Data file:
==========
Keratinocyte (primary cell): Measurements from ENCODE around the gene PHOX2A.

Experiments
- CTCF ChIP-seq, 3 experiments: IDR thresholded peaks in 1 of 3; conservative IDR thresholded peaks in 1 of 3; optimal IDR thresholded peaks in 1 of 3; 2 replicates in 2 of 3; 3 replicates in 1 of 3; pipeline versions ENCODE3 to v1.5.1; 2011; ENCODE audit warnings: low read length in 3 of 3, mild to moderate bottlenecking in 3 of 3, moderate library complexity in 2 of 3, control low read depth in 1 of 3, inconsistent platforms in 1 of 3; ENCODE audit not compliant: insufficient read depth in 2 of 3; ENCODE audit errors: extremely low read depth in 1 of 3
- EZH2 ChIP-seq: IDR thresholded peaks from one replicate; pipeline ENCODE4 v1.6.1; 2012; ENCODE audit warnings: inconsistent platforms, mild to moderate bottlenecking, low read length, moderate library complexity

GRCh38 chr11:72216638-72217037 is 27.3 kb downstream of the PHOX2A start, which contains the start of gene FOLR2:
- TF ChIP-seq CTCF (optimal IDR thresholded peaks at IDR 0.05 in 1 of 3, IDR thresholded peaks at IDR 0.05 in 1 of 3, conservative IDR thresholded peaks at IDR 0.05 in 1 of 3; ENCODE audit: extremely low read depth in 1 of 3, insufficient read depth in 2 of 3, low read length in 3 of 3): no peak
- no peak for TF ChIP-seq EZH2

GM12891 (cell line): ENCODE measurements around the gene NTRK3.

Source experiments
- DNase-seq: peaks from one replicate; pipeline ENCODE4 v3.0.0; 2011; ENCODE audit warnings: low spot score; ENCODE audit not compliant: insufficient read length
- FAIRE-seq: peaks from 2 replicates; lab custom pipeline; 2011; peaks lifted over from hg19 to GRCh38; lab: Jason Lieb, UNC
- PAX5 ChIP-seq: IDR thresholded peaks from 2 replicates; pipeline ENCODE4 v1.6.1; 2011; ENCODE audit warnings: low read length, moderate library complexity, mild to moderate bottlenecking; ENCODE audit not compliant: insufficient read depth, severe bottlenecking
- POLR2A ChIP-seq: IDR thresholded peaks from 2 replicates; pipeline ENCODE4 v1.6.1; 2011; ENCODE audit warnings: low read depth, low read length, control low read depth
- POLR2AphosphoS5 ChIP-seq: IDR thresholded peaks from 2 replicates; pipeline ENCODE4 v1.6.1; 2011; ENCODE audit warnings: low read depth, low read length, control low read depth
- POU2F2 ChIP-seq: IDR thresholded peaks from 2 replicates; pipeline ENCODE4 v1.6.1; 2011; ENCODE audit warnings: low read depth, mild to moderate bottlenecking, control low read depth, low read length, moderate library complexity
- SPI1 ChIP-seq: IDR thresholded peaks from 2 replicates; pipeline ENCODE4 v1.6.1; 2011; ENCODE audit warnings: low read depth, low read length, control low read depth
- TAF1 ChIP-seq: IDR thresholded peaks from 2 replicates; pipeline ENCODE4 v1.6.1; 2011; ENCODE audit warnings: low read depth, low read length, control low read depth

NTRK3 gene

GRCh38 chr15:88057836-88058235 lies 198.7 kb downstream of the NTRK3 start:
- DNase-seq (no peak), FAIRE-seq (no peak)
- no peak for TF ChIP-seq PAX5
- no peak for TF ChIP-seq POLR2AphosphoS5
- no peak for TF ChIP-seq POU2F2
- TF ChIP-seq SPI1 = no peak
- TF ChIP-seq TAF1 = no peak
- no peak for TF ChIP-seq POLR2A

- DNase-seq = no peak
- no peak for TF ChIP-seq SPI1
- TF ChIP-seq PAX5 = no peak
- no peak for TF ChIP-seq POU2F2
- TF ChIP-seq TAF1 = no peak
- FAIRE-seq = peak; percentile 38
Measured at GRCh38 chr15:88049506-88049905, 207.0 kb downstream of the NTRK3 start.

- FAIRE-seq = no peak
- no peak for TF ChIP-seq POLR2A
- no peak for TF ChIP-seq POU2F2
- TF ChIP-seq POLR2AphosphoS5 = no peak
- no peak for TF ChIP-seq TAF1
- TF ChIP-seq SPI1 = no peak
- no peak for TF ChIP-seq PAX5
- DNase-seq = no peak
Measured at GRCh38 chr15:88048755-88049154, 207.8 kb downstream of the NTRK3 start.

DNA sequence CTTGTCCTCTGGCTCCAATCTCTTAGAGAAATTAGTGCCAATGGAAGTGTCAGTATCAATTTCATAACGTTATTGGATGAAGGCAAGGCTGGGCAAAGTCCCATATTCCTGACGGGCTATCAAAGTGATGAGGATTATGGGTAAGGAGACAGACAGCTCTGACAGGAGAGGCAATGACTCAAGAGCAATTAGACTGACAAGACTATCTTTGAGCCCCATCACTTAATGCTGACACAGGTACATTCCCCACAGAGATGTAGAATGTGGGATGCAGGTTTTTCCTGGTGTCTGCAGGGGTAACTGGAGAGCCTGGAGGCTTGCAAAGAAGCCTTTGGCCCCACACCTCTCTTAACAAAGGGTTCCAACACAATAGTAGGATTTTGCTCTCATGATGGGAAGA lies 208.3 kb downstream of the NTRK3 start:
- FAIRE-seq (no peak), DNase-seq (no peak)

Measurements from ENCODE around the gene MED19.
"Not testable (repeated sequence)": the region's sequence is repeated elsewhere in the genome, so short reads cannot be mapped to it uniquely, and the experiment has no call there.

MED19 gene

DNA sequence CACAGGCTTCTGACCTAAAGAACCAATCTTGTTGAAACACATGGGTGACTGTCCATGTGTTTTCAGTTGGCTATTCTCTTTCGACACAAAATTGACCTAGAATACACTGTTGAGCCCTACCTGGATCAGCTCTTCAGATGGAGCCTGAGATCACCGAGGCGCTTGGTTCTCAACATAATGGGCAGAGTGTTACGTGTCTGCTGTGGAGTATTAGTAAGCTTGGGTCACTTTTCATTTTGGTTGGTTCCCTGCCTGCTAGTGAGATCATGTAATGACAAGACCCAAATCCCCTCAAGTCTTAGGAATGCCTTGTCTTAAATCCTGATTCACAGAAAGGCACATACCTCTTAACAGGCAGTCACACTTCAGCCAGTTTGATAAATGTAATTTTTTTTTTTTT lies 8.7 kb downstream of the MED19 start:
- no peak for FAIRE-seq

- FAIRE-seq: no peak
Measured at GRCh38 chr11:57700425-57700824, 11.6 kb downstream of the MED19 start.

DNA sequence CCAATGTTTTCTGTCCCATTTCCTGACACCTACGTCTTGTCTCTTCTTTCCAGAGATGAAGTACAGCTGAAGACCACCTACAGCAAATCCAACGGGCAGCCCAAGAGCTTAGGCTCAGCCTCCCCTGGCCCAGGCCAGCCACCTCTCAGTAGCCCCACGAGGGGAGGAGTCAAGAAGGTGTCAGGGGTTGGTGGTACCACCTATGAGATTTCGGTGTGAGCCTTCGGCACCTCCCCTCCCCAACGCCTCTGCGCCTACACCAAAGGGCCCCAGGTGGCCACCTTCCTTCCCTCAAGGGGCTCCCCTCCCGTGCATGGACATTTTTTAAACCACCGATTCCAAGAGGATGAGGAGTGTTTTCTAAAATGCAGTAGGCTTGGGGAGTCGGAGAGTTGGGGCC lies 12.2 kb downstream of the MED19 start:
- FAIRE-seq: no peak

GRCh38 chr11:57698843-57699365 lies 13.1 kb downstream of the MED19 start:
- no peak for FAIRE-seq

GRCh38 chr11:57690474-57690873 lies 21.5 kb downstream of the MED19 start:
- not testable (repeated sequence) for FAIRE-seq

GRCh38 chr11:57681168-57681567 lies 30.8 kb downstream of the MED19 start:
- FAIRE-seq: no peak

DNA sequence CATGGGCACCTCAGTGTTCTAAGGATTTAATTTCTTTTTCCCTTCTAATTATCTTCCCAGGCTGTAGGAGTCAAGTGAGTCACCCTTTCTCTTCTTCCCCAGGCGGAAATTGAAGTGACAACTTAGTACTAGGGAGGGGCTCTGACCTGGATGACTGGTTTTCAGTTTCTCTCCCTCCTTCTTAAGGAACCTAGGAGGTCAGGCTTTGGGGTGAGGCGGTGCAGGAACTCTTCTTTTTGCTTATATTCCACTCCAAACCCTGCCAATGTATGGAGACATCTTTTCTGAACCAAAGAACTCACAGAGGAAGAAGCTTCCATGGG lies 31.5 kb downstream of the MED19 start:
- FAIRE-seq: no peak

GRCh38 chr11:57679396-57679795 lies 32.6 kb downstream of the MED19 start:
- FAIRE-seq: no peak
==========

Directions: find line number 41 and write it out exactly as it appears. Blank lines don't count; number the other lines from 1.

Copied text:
- DNase-seq = no peak